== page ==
While the world has made encouraging strides in the fight against global poverty, there is a hidden crisis silently undermining our best efforts to help the poor.
It is a plague of everyday violence.
Beneath the surface of the world’s poorest communities, common violence—like rape, forced labor, illegal detention, land theft, police abuse and other brutality—has become routine and relentless. And like a horde of locusts devouring everything in their path, the unchecked plague of violence ruins lives, blocks the road out of poverty, and undercuts development.
How has this plague of violence grown so ferocious? The answer is terrifying, and startlingly simple: There’s nothing shielding the poor from violent people. In one of the most remarkable—and unremarked upon—social disasters of the last half century, basic public justice systems in the developing world have descended into a state of utter collapse.
Gary A. Haugen and Victor Boutros offer a searing account of how we got here—and what it will take to end the plague. Filled with vivid real-life stories and startling new data, The Locust Effect is a gripping journey into the streets and slums where fear is a daily reality for billions of the world’s poorest, where safety is secured only for those with money, and where much of our well-intended aid is lost in the daily chaos of violence.
While their call to action is urgent, Haugen and Boutros provide hope, a real solution and an ambitious way forward. The Locust Effect is a wake-up call. Its massive implications will forever change the way we understand global poverty—and will help secure a safe path to prosperity for the global poor in the 21st century.
©2014 Gary A. Haugen and Victor Boutros (P)2013 Brilliance Audio, all rights reserved.
"The Locust Effect is a compelling reminder that if we are to create a 21st century of shared prosperity, we cannot turn a blind eye to the violence that threatens our common humanity." (President Bill Clinton)
"The Locust Effect provides a much-needed argument for reducing violence against the poor.... By reminding us that basic legal protections are not a privilege, but a universal right, Gary Haugen has issued a moral call to arms that informs the brain and touches the heart." (Madeleine Albright, Former U.S. Secretary of State)
Love Sci-Fi Fantasy and all things metaphysical.
I found this book challenging to listen to not because of the narrator or how it was written but because of the content. However, I highly recommend this book to anyone who is truly interested in understanding the roots of corruption, sexual slavery and all the other things that go on in so called developing countries..
This book exceeded my expectations making the case for the relationship between violence and poverty particularly in the developing world. We have reason for alarm and for hope.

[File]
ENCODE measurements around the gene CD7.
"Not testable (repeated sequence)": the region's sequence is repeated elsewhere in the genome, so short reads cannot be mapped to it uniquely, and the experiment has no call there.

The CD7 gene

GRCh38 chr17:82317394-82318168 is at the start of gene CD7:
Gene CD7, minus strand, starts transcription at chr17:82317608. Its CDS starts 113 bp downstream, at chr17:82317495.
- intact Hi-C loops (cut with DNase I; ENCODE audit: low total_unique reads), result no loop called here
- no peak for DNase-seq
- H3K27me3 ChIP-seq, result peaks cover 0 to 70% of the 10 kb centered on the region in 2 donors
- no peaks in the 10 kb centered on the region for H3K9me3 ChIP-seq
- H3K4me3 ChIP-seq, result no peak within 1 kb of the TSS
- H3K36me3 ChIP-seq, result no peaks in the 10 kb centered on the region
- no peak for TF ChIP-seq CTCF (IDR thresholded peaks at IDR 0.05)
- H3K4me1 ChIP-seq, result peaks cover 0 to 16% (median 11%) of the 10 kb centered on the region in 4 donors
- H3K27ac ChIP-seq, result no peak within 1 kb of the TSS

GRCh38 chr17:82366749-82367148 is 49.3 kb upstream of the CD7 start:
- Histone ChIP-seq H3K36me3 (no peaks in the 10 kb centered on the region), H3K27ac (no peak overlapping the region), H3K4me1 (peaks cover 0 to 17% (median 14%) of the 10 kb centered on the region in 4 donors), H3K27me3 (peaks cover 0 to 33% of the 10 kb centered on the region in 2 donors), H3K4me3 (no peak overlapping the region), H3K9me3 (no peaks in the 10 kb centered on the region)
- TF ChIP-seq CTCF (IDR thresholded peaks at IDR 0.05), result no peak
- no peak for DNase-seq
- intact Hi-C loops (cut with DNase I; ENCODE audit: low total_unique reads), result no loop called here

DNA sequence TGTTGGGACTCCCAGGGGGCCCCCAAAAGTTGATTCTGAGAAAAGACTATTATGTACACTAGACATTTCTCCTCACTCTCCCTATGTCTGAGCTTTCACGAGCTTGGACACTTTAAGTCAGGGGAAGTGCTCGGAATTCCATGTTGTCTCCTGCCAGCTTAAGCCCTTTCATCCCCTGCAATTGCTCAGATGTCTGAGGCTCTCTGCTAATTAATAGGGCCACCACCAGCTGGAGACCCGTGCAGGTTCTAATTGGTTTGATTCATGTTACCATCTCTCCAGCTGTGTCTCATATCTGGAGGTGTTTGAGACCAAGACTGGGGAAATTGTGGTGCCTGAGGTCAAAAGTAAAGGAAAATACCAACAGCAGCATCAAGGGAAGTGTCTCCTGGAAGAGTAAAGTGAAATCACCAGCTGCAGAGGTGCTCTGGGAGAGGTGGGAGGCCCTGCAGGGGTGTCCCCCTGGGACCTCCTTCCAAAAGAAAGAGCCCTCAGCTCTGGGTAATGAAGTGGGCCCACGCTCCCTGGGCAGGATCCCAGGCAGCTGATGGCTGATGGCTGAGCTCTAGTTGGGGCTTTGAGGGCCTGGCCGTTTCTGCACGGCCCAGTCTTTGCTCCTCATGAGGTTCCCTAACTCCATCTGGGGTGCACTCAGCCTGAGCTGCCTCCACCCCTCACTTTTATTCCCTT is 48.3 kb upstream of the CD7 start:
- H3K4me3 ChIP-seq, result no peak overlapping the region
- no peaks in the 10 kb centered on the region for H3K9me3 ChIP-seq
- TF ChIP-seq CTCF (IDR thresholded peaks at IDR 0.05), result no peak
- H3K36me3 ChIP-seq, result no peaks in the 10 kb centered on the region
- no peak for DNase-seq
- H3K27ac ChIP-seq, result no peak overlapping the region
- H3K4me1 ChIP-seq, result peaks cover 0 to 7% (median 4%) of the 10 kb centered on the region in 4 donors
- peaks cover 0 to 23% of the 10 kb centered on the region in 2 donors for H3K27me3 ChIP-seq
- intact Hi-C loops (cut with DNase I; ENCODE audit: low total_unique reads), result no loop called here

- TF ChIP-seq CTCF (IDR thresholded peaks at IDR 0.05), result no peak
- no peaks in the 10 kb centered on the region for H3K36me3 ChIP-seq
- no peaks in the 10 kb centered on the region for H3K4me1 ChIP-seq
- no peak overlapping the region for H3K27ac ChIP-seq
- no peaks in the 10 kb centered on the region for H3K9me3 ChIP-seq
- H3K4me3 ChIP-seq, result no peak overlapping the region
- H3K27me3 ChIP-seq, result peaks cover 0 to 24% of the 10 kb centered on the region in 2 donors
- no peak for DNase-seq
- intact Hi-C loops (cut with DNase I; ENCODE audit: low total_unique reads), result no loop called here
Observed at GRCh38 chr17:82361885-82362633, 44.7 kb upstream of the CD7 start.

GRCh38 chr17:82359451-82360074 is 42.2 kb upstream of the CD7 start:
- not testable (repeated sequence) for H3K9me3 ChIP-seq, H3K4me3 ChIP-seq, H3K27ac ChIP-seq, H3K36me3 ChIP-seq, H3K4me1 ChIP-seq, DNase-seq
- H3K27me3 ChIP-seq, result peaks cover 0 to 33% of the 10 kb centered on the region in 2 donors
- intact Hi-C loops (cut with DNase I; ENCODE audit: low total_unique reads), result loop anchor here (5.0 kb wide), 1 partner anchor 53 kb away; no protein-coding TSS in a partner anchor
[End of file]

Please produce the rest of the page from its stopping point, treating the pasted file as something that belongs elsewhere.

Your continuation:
An absolute must-read for everyone interested in the end of poverty. Go read it now, and your understanding of the developing world will be significantly changed.
This book changed how I view poverty, justice, and development priorities. The author puts forward a compelling case for the need for better criminal justice systems in developing countries. He explains the reasons that prevent it, and lists practical steps to overcome them. It is both a distressing and a hopeful message. From now on, when I am considering a charity to support, I will look into their efforts in this area.
The narration was smooth, allowing the message to come out clearly.
This is an essential book for anyone involved in providing any aid or services to poor underdeveloped countries. It should also be read by people who involved in foreign aid, charity donations, and others assistance programs. It should also be read by folks who are hypercritical of U.S. law enforcement to help put their views in a wider context.
Security and safety are such basic needs that we too often take for granted. Without meeting security and safety needs advances up Maslow's hierarchy of needs will not happen.
This is a really confronting book at times, but yields amazing insights into the world we think we know and challenges your world view.
I was particularly stunned at the reality of violence against women and the poor in Bangalore, India- given the view in the developing world that it is India's silicon valley and a modern day economic miracle, and through work have daily interaction and dealings with this part of the world- to say this book has adjusted my worldview is an understatement.
While completely different in purpose, the magnitude of dissonance this inspired in my view of the world reminded me of "Man's search for meaning" by Viktor Frankl, in that you can't read this detailed summary of the effects of violence on the poor across the world and come away the same thinker as you were before- and what more could you ask for from a good non fiction book?
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